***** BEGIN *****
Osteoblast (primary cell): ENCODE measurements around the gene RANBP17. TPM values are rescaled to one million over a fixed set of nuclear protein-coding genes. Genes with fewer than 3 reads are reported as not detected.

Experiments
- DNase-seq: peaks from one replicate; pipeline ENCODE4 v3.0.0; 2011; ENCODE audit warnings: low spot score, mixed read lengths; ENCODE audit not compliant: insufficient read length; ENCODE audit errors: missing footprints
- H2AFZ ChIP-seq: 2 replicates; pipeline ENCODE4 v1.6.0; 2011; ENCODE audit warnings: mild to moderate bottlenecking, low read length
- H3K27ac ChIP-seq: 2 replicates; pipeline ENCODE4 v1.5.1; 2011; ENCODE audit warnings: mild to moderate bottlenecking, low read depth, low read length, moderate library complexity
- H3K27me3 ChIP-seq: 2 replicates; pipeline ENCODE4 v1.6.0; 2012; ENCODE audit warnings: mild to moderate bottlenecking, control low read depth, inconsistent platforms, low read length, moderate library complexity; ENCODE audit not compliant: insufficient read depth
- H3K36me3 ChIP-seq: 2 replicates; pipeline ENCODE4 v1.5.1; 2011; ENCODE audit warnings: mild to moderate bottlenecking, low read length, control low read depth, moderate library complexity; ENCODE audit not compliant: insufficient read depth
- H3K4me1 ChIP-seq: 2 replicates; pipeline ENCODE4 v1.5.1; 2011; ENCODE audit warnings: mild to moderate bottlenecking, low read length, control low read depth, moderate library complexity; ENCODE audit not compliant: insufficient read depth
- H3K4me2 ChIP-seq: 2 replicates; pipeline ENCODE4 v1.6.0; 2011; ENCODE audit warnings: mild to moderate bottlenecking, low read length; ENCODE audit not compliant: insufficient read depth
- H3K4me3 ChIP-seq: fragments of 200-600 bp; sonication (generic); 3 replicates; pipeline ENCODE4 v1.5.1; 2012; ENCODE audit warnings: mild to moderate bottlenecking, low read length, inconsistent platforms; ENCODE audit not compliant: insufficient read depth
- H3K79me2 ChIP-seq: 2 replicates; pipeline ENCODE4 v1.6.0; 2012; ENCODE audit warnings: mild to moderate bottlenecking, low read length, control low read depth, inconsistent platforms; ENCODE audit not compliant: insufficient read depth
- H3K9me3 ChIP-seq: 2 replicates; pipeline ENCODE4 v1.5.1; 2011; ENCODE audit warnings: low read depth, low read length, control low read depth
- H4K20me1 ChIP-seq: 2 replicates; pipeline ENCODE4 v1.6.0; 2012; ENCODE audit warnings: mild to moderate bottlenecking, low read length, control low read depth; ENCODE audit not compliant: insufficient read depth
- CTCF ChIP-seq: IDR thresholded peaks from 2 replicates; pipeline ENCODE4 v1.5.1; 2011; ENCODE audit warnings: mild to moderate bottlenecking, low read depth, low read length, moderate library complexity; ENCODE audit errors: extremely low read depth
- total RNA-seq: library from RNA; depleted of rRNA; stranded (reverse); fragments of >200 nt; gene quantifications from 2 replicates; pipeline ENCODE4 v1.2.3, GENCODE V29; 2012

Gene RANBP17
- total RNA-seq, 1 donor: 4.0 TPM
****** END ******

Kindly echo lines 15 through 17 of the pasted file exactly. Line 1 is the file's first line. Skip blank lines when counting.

- total RNA-seq: library from RNA; depleted of rRNA; stranded (reverse); fragments of >200 nt; gene quantifications from 2 replicates; pipeline ENCODE4 v1.2.3, GENCODE V29; 2012

Gene RANBP17
- total RNA-seq, 1 donor: 4.0 TPM